They do have their own character, nothing is perfectly neutral, but I don't really have the vocabulary to describe it. Perhaps a sweetness from the Alnico magnet, and a 'locked step' from the fantastically strong magnet. But that isn't really it either. I'll need to find a better speaker, which I don't think exists yet (though I haven't heard the Carfrae yet) , before I can say "Ah! that's what's 'wrong'" I now have a theory that most speakers distort so much, either from cone breakup, multiple driver distortion, crossover distortion, or whatever, that it makes you that much more sensitive to distortions from your electronics or source. I estimate that speakers distort, on average, around 15-25%. These drop down to 1% IMO. So crummy equipment can sound good with it. So, however these horns are distorting, it seems to happen in a pleasing way.

Now in low bass, at the crossover point, 150 Hz, you do get mismatch and some distortion. However, this is low enough that its too much of a problem. The Onken cabinet works very well, and for an ultimate get Khorn bass bins or planar bass. Bass is very difficult in general, I believe that one of the smart decisions with this design is to farm out the low bass elsewhere. But for the ultimate you must work on your bass. Tailor it to your room!

I have a lot of terrible sounding records, that are wonderful historical performances, or are just the only copy I could find. I came close to getting rid of a lot of these last year to make room, because some just sound so bad I couldn't stand it. Thank goodness I didn't! The Oris distorts so little, that now the problems in bad vinyl are easily tolerable.

An interesting thing, a friend sold me some Garth silver speaker cables - he didn't like them. He brought his equipment over for an audition with the Oris, but didn't bring his Cardas speaker cable, so of course we used the Garth. After everything was debugged and he did some listening, he exclaimed "Wow, this Garth cable sounds great with these speakers. They never sounded this good before."

This is a general trend I'm noticing with the Oris - most equipment works really well, the better, the better it sounds. Some people would say its forgiving of what's before it, but I don't think that's quite it. Some speakers are forgiving because they can hide faults. Magnepans are very mellow, very sweet, and so can hide bright equipment, for instance. For this example, silver can oftentimes sound too bright, too silvery. I think that if you put silver with many systems, it can accentuate faults that already exist in the speaker. With the Oris the silver sounds sweet, light, and very enjoyable.

  • Accurate timbre/harmonics - Every instrument sounds like it should, no more or less. If its in your source material, its relayed to sound. A pianos low registers have the throaty slam that I know they have. Chimes, triangles are holographic - they materialize before you. The brass section heralds you, the woodwinds croon you, and French horns recede off into the distance.I have all of Du Pre's recorded music on vinyl - yep, all of them. She wasn't the most technical musician, but probably the most emotional that ever existed, and possessed a beautifully toned cello. She's comes alive again, sitting 10 ft in front, achingly pulling every note out of that instrument.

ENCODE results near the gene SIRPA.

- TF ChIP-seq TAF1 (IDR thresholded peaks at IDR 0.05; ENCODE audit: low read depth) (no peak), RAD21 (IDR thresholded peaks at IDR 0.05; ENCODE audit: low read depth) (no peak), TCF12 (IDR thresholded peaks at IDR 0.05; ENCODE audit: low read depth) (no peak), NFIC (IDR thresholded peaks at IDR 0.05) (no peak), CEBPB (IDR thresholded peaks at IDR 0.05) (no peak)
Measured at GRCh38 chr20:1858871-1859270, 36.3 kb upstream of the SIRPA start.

I think she gave her cello to Yo-Yo Ma. Pity. He just doesn't have the emotional depth she did.

  • An 'acceptable' design, intellectually - This is a weird one. I like equipment that 'makes sense'. I do engineering for a living, and I've come to appreciate the Right Solution. There are always about a thousand ways to solve any problem, which one is best? I've found that it the simplest almost always is. Then make whatever corrections you must. If you have to correct your corrections, oops! it isn't simple enough.

OK, I've got to say that the genius that goes into the Oris just amazes me. Its a speaker, trimmed down to the essential, with a few corrections to solve the remaining problems. First, get rid of the crossover! its a huge problem. No crossover is a good crossover. Ah! now we have a single driver, great, no phase errors, driver mismatches, perfect. Get the best single drivers made - Lowther. But it has a frequency imbalance, OK, front and rear load it, from 150 Hz up to 2 kHz - no Lowther shout. Not enough high frequencies? Hey, we're front loaded now, make a big phase plug - ahhh, there they are, in perfect coherence. What about low bass? Don't try to solve that problem! Just do it elsewhere, in a bass cabinet, corner horn, or what have you.

What are you left with? A wire, that goes to a Lowther driver, wraps around a paper cone sitting in a 2.4 Tesla magnetic field. As bonus points, its 108 dB efficient, so you don't get the typical single driver IM distortion, or much of any distortion.

  • True detail - I've owned OTL amps - these are the king of detail. Also Planar speakers, again very detailed. These horns, plus the crummy receiver, have more detail than the two put together. This is not to knock other designs, but is a reference point for me. I now believe that no multiway speaker can compete with a good single driver speaker.

Of course, details appear you didn't know existed. Spit from wind players. Subtle hall effects, a catch in the throat. Do you want more detail from your SET amp? Here's how you can find it. Your amp is probably putting out tons of detail, they just get lost on the way to your ear.

  • Presence - This is where they really excel; this is their best strength. I believe Bert worked really hard to achieve this - these put you in the front row center - nothing else comes close. Single drivers have this quality to one degree or another. If you haven't heard a single driver speaker yet make a pair of Voigt pipes for 100$ USD and taste the magic.

I've not heard a speaker that puts out this much presence however. As I've said elsewhere, musicans materialize. What causes this? I don't know, perhaps a near perfection in the suble details, that are caught by the horn before they are allowed to escape. The mind is more drawn towards the musical details than before. Phrasing is more obvious. Listening to some Schumann trios, I hear emphasis and phrasing that isn't there with other fine loudspeakers. What happened to it?

  • Able to make music - These and 200$ worth of electronics will bring Pavarotti into your house for a private recital. These and some really good electronics will give you private music lessons.

Do you think I like them? I suppose you may not however, if you like upgrading your speaker every so often.